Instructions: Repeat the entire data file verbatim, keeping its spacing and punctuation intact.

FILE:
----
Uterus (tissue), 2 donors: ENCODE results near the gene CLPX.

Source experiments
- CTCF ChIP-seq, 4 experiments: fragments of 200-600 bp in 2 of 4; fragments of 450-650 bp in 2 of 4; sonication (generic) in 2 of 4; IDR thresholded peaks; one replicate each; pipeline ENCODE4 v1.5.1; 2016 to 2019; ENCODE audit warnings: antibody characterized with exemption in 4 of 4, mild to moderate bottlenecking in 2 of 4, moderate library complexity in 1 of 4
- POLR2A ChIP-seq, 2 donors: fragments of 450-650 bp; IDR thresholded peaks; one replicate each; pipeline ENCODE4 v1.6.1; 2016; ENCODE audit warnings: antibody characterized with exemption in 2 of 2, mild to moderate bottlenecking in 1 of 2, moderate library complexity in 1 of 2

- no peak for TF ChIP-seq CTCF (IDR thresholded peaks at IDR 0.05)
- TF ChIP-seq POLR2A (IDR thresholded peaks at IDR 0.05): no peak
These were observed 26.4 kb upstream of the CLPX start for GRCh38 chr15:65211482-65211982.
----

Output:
Uterus (tissue), 2 donors: ENCODE results near the gene CLPX.

Source experiments
- CTCF ChIP-seq, 4 experiments: fragments of 200-600 bp in 2 of 4; fragments of 450-650 bp in 2 of 4; sonication (generic) in 2 of 4; IDR thresholded peaks; one replicate each; pipeline ENCODE4 v1.5.1; 2016 to 2019; ENCODE audit warnings: antibody characterized with exemption in 4 of 4, mild to moderate bottlenecking in 2 of 4, moderate library complexity in 1 of 4
- POLR2A ChIP-seq, 2 donors: fragments of 450-650 bp; IDR thresholded peaks; one replicate each; pipeline ENCODE4 v1.6.1; 2016; ENCODE audit warnings: antibody characterized with exemption in 2 of 2, mild to moderate bottlenecking in 1 of 2, moderate library complexity in 1 of 2

- no peak for TF ChIP-seq CTCF (IDR thresholded peaks at IDR 0.05)
- TF ChIP-seq POLR2A (IDR thresholded peaks at IDR 0.05): no peak
These were observed 26.4 kb upstream of the CLPX start for GRCh38 chr15:65211482-65211982.